Special Report

The Best and Worst Economies in the World

The Most Competitive Economies

10. United Kingdom
> 2014 GDP:
$2.55 trillion
> Life expectancy: 81.0 years
> Gov’t debt as % of GDP: 89.5%
> Patent applications per 1 million people: 89.9

The United Kingdom is one of largest economies in the world and is a leader in many measures of innovation and efficiency. Home to Oxford University, University College of London, Cambridge, and other major institutions, the U.K. has the second best research universities in the world, second only to Switzerland. The U.K has potential to bring in outside investors, with the fourth best investor protection of any country. It also had the fourth best capacity to attract talented workers. Maintaining strong institutions and quality infrastructure often requires a great deal of investment, and like many other competitive nations, the UK has the means to borrow large sums of money. The country’s debt was equal to nearly 90% of its GDP, one of the highest general government debt levels worldwide.

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9. Sweden
> 2014 GDP:
$448.25 billion
> Life expectancy: 81.7 years
> Gov’t debt as % of GDP: 41.5%
> Patent applications per 1 million people: 312.5

Sweden ranks as the ninth most competitive economy in the world. Being technologically advanced is important to a nation’s competitiveness, and the Scandinavian nation is one of the most advanced in the world. For example, 92.5% of the country’s residents use the Internet, seventh-most in the world. The nation’s citizens and corporations were among the most likely to harness new technologies to improve efficiency. The country for availability of the newest technologies as well. Sweden is also one of the most innovative nations in the world. The country files an average of 312.5 patents per million residents, the third-most in the world.

8. Finland
> 2014 GDP:
$221.04 billion
> Life expectancy: 80.8 years
> Gov’t debt as % of GDP: 59.6%
> Patent applications per 1 million people: 294.0

Finland slid from fourth to eighth place in the GCI this year, partially due to declining economic conditions. Last year, Finland’s economy contracted for the third year in a row, largely due to a decrease in exports, particularly technology and paper. Despite the decline in trade, Finland remains one of the world’s most competitive nations with a strong foundation for sustainable long term growth. Finland’s institutions, for example, are the most transparent and protective in the world, and is superlative for its property rights, lack of organized crime, and ethical business practices. A prominent education system also accounts for Finland being one the most competitive world economies. Finland has provided the highest quality primary education in the world. In addition, Finnish students routinely perform among the best in the world on international standardized tests such as the Programme for International Student Assessment (PISA).

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7. Hong Kong SAR
> 2014 GDP:
$397.51 billion
> Life expectancy: 83.8 years
> Gov’t debt as % of GDP: 6.9%
> Patent applications per 1 million people: n/a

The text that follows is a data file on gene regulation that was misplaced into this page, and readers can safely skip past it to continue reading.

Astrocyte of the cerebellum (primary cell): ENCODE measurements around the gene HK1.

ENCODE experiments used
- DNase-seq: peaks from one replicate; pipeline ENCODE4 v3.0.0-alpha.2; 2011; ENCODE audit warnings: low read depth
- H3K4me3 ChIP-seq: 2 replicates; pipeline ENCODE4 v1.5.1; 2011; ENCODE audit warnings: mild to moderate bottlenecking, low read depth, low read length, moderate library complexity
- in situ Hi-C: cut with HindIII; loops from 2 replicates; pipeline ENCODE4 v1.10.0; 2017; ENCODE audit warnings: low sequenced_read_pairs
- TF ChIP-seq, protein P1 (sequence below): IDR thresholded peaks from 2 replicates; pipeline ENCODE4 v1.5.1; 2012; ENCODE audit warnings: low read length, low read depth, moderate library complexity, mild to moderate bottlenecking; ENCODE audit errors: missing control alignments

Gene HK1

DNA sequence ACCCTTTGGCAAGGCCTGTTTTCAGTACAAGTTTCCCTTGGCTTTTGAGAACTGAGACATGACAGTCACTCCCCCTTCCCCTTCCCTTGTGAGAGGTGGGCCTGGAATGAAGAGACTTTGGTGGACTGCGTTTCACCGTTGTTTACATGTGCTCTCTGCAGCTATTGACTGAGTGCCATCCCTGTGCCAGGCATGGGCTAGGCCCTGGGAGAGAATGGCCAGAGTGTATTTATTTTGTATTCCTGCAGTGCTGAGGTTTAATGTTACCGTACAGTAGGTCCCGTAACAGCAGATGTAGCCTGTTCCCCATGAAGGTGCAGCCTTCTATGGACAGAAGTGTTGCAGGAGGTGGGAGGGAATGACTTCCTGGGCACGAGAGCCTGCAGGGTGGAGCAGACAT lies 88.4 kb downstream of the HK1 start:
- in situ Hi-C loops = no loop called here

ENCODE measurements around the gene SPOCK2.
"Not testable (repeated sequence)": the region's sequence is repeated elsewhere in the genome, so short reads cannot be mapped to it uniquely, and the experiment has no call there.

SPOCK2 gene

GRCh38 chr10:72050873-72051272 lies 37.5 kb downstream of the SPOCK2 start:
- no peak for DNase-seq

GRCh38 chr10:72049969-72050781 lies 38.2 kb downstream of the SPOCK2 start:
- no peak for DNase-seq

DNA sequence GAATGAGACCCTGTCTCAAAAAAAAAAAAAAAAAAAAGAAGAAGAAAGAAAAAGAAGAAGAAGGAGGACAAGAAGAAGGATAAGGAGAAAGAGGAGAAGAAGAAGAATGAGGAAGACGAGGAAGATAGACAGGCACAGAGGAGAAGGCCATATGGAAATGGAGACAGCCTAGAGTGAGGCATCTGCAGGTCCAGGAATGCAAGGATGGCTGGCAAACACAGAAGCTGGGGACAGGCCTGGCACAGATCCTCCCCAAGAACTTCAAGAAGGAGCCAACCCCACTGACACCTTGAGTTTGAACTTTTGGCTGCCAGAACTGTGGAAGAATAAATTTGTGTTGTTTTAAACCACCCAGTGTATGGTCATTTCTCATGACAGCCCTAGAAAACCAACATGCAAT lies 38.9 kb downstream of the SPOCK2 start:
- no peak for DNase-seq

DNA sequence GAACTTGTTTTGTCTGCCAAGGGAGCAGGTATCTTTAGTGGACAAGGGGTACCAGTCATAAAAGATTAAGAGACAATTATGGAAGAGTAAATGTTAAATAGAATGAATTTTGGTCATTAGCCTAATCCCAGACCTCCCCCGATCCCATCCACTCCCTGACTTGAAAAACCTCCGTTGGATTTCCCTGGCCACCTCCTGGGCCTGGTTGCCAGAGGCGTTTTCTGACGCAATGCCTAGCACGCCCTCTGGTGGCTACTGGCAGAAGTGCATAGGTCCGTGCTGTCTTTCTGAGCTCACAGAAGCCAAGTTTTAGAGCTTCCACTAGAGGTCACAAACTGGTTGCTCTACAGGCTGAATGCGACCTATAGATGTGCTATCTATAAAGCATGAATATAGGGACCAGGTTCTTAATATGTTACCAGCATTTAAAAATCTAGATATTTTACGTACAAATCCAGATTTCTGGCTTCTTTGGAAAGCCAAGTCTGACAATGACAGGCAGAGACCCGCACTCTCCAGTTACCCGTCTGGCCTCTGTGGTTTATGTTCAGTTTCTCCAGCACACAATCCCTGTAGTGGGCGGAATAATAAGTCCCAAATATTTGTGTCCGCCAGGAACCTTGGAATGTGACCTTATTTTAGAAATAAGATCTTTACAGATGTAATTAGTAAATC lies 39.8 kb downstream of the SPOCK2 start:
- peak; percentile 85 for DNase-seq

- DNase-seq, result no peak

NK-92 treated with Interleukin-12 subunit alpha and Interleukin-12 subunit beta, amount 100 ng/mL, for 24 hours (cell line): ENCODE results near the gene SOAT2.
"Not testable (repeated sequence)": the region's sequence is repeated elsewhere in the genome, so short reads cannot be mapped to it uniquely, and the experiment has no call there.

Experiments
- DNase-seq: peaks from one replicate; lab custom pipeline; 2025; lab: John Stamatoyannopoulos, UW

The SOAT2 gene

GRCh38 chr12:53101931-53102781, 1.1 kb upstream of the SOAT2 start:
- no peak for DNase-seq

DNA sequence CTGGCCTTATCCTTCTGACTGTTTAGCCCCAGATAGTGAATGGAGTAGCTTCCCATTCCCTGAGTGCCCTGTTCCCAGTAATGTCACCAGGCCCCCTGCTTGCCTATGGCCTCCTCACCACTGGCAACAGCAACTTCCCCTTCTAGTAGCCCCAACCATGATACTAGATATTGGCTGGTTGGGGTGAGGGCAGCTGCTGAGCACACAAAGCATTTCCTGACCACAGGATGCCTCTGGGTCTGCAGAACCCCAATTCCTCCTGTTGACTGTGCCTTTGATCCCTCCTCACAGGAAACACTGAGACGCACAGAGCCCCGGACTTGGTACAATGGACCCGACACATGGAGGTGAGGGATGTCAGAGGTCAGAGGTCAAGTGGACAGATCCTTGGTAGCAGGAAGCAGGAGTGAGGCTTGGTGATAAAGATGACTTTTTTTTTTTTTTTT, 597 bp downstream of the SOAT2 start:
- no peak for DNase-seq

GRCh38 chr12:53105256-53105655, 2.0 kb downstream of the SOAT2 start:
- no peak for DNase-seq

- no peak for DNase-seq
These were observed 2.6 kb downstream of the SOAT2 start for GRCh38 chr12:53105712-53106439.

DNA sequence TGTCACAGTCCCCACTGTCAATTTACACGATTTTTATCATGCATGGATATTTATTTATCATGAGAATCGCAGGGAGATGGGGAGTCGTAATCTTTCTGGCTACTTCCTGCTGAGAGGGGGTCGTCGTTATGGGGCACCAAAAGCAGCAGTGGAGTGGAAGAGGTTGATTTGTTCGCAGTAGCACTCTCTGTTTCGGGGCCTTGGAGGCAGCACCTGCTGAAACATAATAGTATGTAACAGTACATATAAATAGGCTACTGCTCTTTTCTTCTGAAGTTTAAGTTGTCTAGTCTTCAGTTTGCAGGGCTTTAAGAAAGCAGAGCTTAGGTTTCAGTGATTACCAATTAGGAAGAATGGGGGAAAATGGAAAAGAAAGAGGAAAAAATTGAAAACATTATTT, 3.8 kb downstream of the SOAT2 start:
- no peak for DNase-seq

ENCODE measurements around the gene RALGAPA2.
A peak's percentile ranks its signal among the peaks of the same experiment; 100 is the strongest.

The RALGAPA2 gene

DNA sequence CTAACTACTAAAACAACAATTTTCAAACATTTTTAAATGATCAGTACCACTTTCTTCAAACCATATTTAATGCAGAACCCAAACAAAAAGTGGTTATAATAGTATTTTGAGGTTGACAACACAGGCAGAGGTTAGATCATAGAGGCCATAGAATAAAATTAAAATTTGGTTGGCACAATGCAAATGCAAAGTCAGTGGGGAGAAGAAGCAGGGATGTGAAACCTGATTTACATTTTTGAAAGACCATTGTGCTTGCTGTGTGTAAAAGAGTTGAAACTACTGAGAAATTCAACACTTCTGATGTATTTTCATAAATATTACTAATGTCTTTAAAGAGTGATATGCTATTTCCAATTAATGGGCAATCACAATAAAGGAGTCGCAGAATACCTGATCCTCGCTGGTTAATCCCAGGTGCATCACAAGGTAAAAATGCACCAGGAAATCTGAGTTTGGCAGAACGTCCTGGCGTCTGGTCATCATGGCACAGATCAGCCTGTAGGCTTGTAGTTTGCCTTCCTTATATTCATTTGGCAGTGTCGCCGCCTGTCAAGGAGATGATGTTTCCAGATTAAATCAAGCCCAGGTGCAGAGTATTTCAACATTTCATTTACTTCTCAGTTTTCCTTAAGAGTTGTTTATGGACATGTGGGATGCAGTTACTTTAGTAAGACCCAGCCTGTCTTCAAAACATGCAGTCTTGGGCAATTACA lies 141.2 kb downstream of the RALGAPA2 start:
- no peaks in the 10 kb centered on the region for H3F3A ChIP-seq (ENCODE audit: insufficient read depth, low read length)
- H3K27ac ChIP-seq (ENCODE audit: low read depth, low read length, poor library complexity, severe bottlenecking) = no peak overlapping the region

While Hong Kong is a territory of China, it is able to operate as a semi-independent nation. In fact, the territory is one of the most prosperous financial capitals in the world, and serves as a portal to international commerce and a hub of technological development. The nation’s current leader, CY Leung, is called the chief executive. So it is not surprising that Hong Kong rates as highly favorable to business. Hong Kong has one of the most favorable financial markets in the world, trailing only New Zealand in market efficiency.

Hong Kong also has the best infrastructure in the world. For example, its transportation system was rated among the best for ease of access and physical condition. It also has the best electricity and telephone networks in the world. No country has a higher rate of mobile telephone subscriptions, for example.

6. Japan
> 2014 GDP:
$4.75 trillion
> Life expectancy: 83.3 years
> Gov’t debt as % of GDP: 246.4%
> Patent applications per 1 million people: 334.9

Japan is home to one of the healthiest workforces in the world. Life expectancy for Japan’s 127.1 million residents exceeds 83 years, higher than in any of the other 10 most competitive nations.

After Switzerland, Japan ranks second globally in corporate spending on research and development. Japanese businesses are not the only entities investing in development. Most competitive nations have accumulated significant debt investing in public institutions and infrastructure. Partially due to the nation’s recent policy of government stimulus spending and quantitative easing to spur inflation, no country has accumulated more debt than Japan relative to its GDP. Japan’s debt is equivalent to 246.4% of its $4.75 trillion GDP. Heavy corporate and government investment may have bolstered national innovation. Japan applies for more patents per capita than any other nation, with an average of 334.9 patent applications per 1 million residents.

While Japan is a global leader by many measures, the Pacific island nation lags behind 82 other nations in female workforce participation.

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